Brush Management Techniques for Wildlife

Managing Brush for Wildlife

Many rangelands across the US have some form of brush encroachment which, depending on the landowners perceptions, can be good or bad. Brush management is a strategy that is utilized to achieve specific goals related to land use objectives. Proper brush management techniques ensure that the objectives achieve the goal. To effectively implement a brush management plan, many factors must be considered.

First, the development of a brush management strategy is to identify the property owner’s objectives. The overall plan will vary widely based on the primary uses of the land. For example, a property owner whose primary goal is to run cattle will probably be more interested in removing as much brush as possible to promote grass production. Landowners with more interest in promoting native wildlife may want to implement brush management techniques that such that brush is selectively cut in such a way as to create diverse plant communities and overall habitat diversity.

Surveying Brush Species Prior to Management Effort

After landowner objectives have been identified, an inventory or survey of brush species will need to be completed on the property. When it comes to the right brush management technique, there is no one size fits all brush control strategy. As a result, brush control for wildlife management will need to be targeted specifically to the plant species, its density and the wildlife species that brush and habitat is being managed for. A brush species inventory is essential to the selection of correct brush management techniques and will also be helpful in implementing an overall land management plan.

After brush species have been inventoried, the brush management efforts can be selected and put on the ground. Several techniques for removing brush are available to landowners including mechanical, chemical, biological and prescribed burning. Selecting the right technique or combination thereof will be based on plant species, land attributes, property location, economics and personal preference.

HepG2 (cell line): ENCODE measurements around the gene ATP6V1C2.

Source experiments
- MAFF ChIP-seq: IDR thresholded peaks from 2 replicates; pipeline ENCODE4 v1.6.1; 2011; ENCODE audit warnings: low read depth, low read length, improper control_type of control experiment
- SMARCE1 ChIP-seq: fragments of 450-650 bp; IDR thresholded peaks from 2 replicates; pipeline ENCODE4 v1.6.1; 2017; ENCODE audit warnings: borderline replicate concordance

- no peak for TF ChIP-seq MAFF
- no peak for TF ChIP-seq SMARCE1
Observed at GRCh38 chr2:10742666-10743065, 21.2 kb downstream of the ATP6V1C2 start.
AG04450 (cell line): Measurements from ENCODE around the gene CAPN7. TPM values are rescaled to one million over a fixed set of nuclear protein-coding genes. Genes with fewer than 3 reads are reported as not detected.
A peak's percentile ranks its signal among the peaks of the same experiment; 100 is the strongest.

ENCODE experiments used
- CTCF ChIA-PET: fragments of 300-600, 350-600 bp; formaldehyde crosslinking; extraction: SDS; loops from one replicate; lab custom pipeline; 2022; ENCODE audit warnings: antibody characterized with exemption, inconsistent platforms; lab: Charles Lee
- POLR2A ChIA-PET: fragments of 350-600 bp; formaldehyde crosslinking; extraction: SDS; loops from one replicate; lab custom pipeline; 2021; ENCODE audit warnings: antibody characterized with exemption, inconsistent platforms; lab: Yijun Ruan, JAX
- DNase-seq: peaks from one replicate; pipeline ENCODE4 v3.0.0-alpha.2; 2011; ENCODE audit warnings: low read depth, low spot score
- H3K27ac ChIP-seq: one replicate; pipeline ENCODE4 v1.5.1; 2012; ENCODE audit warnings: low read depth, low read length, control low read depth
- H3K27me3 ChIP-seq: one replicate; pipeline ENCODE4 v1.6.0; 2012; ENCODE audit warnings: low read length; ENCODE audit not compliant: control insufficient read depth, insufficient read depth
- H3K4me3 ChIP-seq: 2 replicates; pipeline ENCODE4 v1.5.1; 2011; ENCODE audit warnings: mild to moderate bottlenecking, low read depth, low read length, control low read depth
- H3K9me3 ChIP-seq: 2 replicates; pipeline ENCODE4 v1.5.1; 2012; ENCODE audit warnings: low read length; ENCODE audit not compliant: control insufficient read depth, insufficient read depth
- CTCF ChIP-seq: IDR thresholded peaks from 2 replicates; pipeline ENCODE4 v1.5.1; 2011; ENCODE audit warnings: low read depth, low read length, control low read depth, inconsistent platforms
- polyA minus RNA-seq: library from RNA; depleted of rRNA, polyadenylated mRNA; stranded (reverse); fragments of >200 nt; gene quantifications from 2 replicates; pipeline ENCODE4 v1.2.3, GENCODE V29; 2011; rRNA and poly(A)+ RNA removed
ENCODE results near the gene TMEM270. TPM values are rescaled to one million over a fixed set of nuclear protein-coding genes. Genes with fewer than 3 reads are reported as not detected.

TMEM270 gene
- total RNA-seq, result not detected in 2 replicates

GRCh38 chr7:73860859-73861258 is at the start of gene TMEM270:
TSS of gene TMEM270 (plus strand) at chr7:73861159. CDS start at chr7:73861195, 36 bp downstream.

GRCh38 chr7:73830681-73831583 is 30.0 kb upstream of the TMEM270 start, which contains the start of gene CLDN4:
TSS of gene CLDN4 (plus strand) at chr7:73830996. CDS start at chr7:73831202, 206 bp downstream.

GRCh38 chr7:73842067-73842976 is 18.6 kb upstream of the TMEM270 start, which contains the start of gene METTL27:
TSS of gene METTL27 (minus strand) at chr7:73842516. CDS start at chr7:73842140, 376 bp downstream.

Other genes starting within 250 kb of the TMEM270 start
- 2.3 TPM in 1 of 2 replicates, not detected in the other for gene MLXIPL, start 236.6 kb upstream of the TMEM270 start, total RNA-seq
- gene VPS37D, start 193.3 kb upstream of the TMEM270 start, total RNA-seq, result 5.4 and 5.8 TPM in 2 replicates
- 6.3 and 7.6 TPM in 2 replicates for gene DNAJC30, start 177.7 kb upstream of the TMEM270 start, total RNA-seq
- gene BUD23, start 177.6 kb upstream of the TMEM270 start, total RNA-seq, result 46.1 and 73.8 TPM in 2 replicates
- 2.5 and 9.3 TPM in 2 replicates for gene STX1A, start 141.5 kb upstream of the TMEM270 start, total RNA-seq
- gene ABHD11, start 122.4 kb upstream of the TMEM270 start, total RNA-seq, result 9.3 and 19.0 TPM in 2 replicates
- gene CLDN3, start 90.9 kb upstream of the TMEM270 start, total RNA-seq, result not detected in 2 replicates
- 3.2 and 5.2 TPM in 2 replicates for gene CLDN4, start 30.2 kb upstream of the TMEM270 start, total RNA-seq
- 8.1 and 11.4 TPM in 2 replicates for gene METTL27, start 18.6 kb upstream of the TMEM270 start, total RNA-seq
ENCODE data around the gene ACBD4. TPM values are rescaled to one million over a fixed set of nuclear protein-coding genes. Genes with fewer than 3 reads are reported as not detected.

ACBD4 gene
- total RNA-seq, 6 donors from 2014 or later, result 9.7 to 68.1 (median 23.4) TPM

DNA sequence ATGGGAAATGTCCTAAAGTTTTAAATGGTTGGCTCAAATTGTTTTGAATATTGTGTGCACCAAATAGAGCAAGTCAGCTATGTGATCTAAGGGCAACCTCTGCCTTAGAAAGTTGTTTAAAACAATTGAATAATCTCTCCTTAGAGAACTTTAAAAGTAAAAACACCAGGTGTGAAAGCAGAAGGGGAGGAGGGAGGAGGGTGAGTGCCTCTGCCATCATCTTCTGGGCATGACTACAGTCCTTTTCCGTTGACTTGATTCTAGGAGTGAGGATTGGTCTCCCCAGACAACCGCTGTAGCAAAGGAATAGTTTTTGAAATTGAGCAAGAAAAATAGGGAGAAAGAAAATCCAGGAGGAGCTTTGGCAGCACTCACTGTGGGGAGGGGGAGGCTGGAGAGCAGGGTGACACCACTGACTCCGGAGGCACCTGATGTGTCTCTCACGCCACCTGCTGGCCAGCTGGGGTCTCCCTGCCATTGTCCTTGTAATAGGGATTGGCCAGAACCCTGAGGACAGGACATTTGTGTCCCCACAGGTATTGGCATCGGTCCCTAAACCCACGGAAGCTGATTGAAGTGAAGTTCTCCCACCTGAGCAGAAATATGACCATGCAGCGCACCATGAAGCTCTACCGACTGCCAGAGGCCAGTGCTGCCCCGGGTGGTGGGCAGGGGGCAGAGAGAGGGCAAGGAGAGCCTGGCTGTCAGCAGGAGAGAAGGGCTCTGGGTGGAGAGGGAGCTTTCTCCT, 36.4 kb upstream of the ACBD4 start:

Brush Management for Wildlife Habitat

Although often overlooked, the evaluation of results is also an an essential part of a brush management plan, especially when it comes to wildlife habitat management. Following the implementation of management measures, the effectiveness of selected techniques must be determined. This ensures that the landowner will identify ineffective treatments and adjust the management plan accordingly. This adjustments can occur in many ways.

For example, the method of brush control can be altered, the timing can be changed or the types or amount of brush removed in an area can be rethought. Certain techniques for turkey habitat management may work great, but may not be deemed effective if a landowner is interested in developing better habitat for bedding deer or nesting black-capped vireos.

Brush Management for Success

Brush management can be quite costly and time consuming, and in order to economically achieve the desired results it is important to have a long term plan. Thinking through all of these steps prior to starting ground work will help property owners be successful with their selected brush management techniques on their property. Wildlife habitat management is never a “one and done” kind of event. Rather, it takes on-the-ground and active management to make and keep your property attractive for wildlife.

Managing for wildlife and habitat